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The ancient Hindu festival of Holi, also known as the Festival of Colours, is celebrated every year in spring. Originating in India, Holi festivities often last two days! But what’s it all about and how can YOU take part in a Holi school workshop this year?
What is Holi Festival?
Holi festival marks the arrival of spring and celebrates themes like love, virtue and new life. Although religious ceremonies are held, people also choose to mark Holi in lots of fun (and sometimes messy!) ways. On the first day, enormous bonfires are lit and all manner of items, such as coconuts and rice, are cast into the flames. The following day, people flock to the streets to throw brightly-coloured paint, known as gulal, at one another. Spirits are high and the atmosphere is full of good-natured jubilation. Spring has arrived!
What’s the story behind Holi?
A number of Hindu legends are woven into Holi festival, but two tales are key to the celebrations.
The Legend of Hiranyakashipu and Prahlad
Hiranyakashipu was an evil King who had special powers. Convinced by his own immortality, he forced everyone to worship him or face punishment. Despite this his son, Prahlad, continued to worship the Hindu god, Vishnu. Needless to say, Hiranyakashipu wasn’t very happy!
Hiranyakashipu concocted a plan with his sister, Holika, to kill Prahlad. Holika had a special cloak that protected the wearer from fire and she planned to trick Prahlad into the flames. However, when Holika took Prahlad into the fire a gust of wind caused the cloak to fly off her and protect Prahlad instead.
Vishnu saw all of this and was angry. As a god, he able to navigate Hiranyakashipu’s special powers and defeat the evil king once a for all. This tale is why:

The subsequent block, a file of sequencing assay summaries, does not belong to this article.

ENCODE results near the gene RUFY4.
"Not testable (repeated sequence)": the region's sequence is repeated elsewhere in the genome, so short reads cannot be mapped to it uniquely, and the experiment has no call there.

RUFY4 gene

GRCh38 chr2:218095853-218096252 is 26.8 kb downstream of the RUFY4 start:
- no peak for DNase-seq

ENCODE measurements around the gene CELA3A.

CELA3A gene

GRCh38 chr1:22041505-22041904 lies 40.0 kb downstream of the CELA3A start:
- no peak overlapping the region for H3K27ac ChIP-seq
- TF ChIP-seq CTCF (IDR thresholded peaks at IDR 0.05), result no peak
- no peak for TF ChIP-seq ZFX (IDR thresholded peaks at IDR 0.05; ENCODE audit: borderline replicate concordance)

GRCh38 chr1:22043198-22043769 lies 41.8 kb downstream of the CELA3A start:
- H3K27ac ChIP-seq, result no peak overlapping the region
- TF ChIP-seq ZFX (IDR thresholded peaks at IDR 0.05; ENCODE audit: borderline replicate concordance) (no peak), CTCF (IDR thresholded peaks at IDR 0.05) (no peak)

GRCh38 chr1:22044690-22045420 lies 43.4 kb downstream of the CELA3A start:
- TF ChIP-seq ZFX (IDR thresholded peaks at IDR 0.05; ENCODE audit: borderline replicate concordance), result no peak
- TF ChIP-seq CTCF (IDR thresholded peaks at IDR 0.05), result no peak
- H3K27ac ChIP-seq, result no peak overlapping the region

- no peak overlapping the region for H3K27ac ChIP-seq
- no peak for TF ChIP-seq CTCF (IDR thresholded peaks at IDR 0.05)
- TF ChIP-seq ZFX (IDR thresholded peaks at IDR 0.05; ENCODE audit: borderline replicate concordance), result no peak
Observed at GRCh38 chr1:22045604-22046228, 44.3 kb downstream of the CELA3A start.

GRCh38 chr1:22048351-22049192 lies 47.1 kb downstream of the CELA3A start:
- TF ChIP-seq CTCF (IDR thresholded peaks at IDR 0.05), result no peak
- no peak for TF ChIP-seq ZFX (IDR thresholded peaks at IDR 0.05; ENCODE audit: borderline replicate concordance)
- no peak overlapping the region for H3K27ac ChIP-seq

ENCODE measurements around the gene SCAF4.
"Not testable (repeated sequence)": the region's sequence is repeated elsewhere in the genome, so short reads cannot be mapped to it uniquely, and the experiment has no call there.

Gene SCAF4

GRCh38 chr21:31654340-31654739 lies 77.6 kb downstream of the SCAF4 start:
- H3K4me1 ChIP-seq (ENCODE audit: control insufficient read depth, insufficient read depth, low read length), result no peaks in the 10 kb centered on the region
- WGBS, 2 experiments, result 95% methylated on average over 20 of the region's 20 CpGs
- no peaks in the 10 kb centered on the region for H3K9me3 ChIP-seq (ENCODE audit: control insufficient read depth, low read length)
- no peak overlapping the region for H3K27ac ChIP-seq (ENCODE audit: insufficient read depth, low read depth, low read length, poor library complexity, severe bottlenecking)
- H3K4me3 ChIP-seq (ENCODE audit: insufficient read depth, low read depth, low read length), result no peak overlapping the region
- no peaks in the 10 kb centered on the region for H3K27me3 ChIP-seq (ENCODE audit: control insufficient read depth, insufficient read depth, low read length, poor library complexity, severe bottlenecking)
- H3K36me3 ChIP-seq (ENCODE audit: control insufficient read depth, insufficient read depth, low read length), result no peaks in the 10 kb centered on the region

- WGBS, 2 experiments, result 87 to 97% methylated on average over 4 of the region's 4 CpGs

- Bonfires are lit on the first day of Holi festival
- Sculptures of Holika and Prahlad are often put into the fire
- Holi is a celebration of light over darkness and good over evil
- The festival is called Holi – after Holika!
The Legend of Krishna
The Hindu god, Krishna, was in love with a goddess called Radha. However, he was worried that she would not love him back because his skin was blue after being poisoned as a baby.
When he voiced his concerns to his mother, Yashoda, she mischievously suggested he smear some brightly coloured paints on his face instead. Being a little bit mischievous himself, Krishna did exactly that! Luckily, Radha fell in love with him anyway and they soon got married. This tale is why:
- Holi is known as the Festival of Colour
- Celebrations involve throwing vibrant, powdered paints at one another
- There’s a tradition of good-natured practical jokes during Holi
- Holi is a celebration of love
How can I find out more about Holi Festival?
Want to know more and celebrate yourself? We have transformed our popular Holi school workshop into an exciting online video for primary-aged pupils! Join our presenters, Charu and Clem, for an interactive adventure into the history and traditions of this colourful Hindu festival.
Please visit our online teaching platform, Uno, to enjoy this online workshop and many more. As well as Holi Festival you’ll also find videos on the Stone Age, Shakespeare, Great Fire of London, Online Safety, Titanic, Mindfulness, Electricity, Anti-Bullying – the list goes on! Sign up for your free trial today!